By Leilani Haywood
Tribune Reporter

Several members of the Lee’s Summit City Council Finance and Budget Committee discussed the possibility of offering one-time bonuses to city workers at its April 2, 2018 meeting, which was formally cancelled due to the lack of quorum. Mayor Pro Tem Rob Binney and Council member Craig Faith were there. Vice Chair Councilwoman Phyllis Edson, Councilmember Dave Mosby and Alternate Council member Fred DeMoro were absent. Although no official business was acted on, Binney and Faith still discussed the possibility of offering bonuses to city employees with Nancy Yendes, chief counsel of Infrastructure and Planning.

“I think the employee base has a feeling that the city’s only been focused on building back up the reserve,” Binney said. He asked Yendes, “If we have a year where there is a million dollars excess is there something that says that we can’t take and put five or 10 percent aside to do a pay bonus or bonus structure realizing it’s a one-time not a recurring thing but something to think over the years?”

Yendes replied to Binney, “When you’re talking about bonuses you have to provide for that in advance of the service you’re rewarding. So if you say in December you knew you’re going to have excess into the budget and you wanted to provide a bonus you would need to be doing it sufficiently in advance that you’re not paying for work that’s already been performed because under state law your salary is your salary, your hourly rate your hourly rate at the time you’re performing the work. We can’t go back at the end of the year and say let’s give everybody a five percent bump if we didn’t plan that and have that as part of the compensation package for that time period. So if you’re interested in having that opportunity the staff could certainly explore how that could happen.”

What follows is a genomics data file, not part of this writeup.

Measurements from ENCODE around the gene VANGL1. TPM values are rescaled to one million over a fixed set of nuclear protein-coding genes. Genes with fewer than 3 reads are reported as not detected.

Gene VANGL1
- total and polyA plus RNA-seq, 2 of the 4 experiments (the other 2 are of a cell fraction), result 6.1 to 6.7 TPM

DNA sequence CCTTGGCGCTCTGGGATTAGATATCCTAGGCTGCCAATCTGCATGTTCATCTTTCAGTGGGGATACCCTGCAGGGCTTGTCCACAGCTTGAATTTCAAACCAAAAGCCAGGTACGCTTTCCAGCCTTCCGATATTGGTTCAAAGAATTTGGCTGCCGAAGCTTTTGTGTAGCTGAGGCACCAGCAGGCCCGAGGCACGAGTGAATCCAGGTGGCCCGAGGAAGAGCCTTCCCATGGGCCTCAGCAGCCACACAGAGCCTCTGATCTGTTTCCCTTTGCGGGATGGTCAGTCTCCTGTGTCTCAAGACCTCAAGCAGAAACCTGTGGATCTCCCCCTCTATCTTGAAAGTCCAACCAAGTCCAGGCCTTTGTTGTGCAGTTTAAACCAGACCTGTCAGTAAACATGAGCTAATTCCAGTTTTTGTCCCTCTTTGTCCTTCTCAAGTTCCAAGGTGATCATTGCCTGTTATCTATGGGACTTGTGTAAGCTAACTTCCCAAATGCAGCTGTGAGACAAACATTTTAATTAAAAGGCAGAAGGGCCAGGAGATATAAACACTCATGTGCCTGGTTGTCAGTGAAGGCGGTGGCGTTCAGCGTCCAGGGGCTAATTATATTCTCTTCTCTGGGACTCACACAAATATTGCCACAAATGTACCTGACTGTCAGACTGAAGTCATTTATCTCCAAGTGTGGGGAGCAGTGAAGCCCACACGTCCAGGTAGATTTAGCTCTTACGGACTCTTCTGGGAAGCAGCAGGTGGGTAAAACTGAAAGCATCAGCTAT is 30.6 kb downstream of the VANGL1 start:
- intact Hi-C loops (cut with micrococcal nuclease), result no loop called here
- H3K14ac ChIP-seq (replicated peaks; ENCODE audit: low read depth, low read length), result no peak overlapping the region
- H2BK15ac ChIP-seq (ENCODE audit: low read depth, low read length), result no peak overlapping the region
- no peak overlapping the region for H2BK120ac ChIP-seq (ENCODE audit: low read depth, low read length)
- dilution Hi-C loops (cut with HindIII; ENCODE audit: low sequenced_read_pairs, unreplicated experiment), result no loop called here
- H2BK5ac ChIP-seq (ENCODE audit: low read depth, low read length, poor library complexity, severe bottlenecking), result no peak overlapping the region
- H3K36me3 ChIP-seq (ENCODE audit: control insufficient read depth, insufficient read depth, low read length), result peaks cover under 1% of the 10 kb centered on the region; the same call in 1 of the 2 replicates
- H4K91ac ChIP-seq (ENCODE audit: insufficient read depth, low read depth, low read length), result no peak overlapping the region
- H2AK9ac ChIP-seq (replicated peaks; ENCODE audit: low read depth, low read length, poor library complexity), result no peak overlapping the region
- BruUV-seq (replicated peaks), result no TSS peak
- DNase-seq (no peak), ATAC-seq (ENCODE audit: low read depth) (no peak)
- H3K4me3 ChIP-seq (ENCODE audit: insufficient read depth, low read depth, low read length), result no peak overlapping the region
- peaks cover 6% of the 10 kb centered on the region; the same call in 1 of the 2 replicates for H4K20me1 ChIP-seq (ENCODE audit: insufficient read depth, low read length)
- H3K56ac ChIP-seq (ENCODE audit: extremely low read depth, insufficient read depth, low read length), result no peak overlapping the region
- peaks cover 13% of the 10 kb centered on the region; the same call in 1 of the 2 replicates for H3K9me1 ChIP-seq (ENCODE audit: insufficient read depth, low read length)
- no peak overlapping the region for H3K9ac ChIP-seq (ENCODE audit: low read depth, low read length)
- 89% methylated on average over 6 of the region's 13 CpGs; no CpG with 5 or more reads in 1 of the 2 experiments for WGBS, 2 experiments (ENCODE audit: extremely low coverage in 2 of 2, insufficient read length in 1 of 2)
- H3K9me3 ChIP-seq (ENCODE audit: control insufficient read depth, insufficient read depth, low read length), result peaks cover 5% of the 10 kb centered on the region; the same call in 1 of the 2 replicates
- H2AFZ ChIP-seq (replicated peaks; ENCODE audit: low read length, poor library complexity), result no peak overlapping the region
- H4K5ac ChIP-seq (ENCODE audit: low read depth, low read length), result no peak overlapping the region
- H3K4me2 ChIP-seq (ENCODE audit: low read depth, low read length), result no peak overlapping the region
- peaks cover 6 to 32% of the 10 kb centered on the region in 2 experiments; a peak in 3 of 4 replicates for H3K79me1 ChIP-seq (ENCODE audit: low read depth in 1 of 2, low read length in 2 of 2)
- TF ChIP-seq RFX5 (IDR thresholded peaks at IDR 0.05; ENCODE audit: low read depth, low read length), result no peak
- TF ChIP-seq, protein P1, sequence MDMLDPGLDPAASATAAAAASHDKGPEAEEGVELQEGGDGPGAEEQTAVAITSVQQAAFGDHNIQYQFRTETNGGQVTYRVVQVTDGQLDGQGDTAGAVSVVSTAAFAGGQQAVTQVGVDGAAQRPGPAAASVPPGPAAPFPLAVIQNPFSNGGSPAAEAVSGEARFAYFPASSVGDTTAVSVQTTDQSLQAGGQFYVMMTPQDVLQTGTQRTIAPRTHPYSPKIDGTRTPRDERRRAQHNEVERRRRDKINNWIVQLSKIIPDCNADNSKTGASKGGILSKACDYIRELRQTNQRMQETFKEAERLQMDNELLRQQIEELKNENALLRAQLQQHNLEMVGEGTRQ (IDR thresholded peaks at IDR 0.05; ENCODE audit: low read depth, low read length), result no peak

Yendes noted that the city of Springfield created a bonus structure for sanitary department employees connected to a savings plan. “Sanitary services in Springfield set up a program that if the employees contributed to a savings over a time period then there was a bonus,” she explained. “And it was a formula. And if they achieved that savings they got the bonus. It wasn’t just we’re going to pass out a thousand dollars to everybody. We were not allowed to do that in the public sector.”

Binney added that the one-time bonus would be contingent on the one-time projected excess in the City’s annual budget. Lee’s Summit City Council had narrowly defeated a pay raise bill at its March 15, 2018 meeting Nick Edwards, assistant city manager said that city employees salaries accounted for $31 million or 70 percent of the budget during his monthly financial dashboard presentation. The city’s revenue is based upon property tax, franchise tax and sales tax.

“We’ve already received a large majority of our property tax for fiscal year 18,” Edwards said. “We are slightly below budget but in above last year’s amount, same with sales tax. We are seeing that we’re better than budgeted amounts by one percent or $90,000. And then the same for franchise tax up one percent or $46,000 dollars in total.”

The city has received $20,256,557 in property taxes.

The licenses, permit and fees line item was up by 21 percent with an increase of $293,978 over the budgeted amount of $1,402,810. “Generally when you see an increase in that category that’s primarily attributed to new development,” Edwards said. “I guess that’s why we’re maybe exceeding budget this year is that either new projects come on that we didn’t anticipate. And also sometimes the more complex developments generate higher fees schedule so those could be it could be a combination of a development that wasn’t planned or a really complex development but that’s a that’s a positive thing.” Edwards added that the increase was a one-time thing and not a recurring item.

Edwards reminded the committee that next Finance and Budget committee meeting is Monday, April 30th followed by Tuesday, May 1st. At those meetings, departments would be presenting their spending requests and budget followed by an intensive budget overview by City Finance Director Conrad Lamb.